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Developer lands old school, construction to begin this winter

by Kyle McCLELLAN Western News
| September 21, 2007 12:00 AM

The old high school building, a city landmark that has endured in ruin and community indecision of historic proportions, has finally been sold to a Kalispell developer with serious plans for its revival.

A unanimous vote and audience applause Tuesday night set in motion the next stage of the building's existence, motion that's expected to last until late 2008 or maybe early 2009.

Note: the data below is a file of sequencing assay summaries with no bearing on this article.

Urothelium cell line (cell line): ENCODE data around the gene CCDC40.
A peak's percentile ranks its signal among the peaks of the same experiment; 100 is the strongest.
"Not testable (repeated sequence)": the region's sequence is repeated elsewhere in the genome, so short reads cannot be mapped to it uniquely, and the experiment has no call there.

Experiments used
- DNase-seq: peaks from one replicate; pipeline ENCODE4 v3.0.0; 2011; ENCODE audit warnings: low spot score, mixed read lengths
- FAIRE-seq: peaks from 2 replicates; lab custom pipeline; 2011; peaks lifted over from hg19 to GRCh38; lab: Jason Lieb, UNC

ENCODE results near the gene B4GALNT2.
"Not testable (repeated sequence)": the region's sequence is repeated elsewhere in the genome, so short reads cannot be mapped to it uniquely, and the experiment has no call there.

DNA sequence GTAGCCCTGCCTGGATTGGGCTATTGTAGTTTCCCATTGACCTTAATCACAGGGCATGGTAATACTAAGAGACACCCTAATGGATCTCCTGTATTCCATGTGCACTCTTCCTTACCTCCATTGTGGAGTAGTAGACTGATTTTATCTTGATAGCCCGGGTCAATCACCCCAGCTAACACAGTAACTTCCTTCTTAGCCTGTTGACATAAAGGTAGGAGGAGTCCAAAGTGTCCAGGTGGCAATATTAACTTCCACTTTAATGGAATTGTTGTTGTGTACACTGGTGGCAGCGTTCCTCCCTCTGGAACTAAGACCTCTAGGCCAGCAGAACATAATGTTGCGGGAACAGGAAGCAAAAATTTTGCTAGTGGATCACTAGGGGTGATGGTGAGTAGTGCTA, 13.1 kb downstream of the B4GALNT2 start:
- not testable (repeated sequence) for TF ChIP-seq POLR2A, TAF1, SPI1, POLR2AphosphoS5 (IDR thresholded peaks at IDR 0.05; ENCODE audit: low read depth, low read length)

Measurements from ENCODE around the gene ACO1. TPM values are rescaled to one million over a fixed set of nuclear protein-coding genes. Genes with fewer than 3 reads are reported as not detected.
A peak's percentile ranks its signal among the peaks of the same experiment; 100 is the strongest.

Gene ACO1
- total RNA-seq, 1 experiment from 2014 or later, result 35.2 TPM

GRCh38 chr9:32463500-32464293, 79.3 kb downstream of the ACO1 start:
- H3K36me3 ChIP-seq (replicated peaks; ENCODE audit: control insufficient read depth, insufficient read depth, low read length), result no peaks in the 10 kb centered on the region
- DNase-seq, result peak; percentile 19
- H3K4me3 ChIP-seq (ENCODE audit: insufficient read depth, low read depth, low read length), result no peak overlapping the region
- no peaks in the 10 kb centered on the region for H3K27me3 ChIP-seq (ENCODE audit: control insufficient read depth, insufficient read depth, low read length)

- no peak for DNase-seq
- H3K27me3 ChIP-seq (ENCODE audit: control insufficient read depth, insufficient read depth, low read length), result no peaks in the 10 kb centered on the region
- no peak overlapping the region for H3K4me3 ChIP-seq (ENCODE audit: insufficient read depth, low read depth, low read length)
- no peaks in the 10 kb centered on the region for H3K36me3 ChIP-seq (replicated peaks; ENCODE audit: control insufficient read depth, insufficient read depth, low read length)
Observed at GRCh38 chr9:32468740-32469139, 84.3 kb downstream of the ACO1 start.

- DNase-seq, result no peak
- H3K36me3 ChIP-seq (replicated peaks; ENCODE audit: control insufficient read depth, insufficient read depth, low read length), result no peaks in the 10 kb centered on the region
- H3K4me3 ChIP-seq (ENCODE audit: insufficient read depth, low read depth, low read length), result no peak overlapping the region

Motion that will trudge through the tedious routine of bureaucratic red tape, paperwork, homework, drawing, redrawing, engineering and eventual construction. "There's always surprises on a remodel. It's how we deal with those surprises," said Eric Berry, the project manager whose plans for the old high school will follow his success with the East Side Brick project in Kalispell.But it's a motion Berry has managed to completion before. And on a much larger scale."It's nothing compared to this project," Berry said, indicating the Kalispell project. "I look forward to this project as being a bit more relaxing," he said. Berry must have mastered relaxation at work because he's often at his projects "24/7", according to Superintendent Kirby Maki, who gleaned the information from city and building officials who worked with Berry on his Kalispell project."He responded quickly. He fixed things right away. He was easy to work with," Maki told the board as he noted certain accolades that surfaced during his background check.Maki said Berry's project took longer than anticipated but that Kalispell city council said it turned out "much better than they had anticipated."New school board member Paula Darko-Hensler, a former state legislator who was sworn onto the board Tuesday night, said, "One of the things that impressed me was the condominiums at that price and what is available in this town for that price and what you get for that price."The nine high-end condos would cost between $129,000 to $209,500.Berry said construction would begin in January or February after he has met with the city council.The contemporary style of urban living within the physical confines of an historic building is a combination prevalent in major urban areas but not in rural areas, Berry said."It's such an unusual thing to have an urban feeling dwelling in a historic building. I look forward to having it in my project list for next year."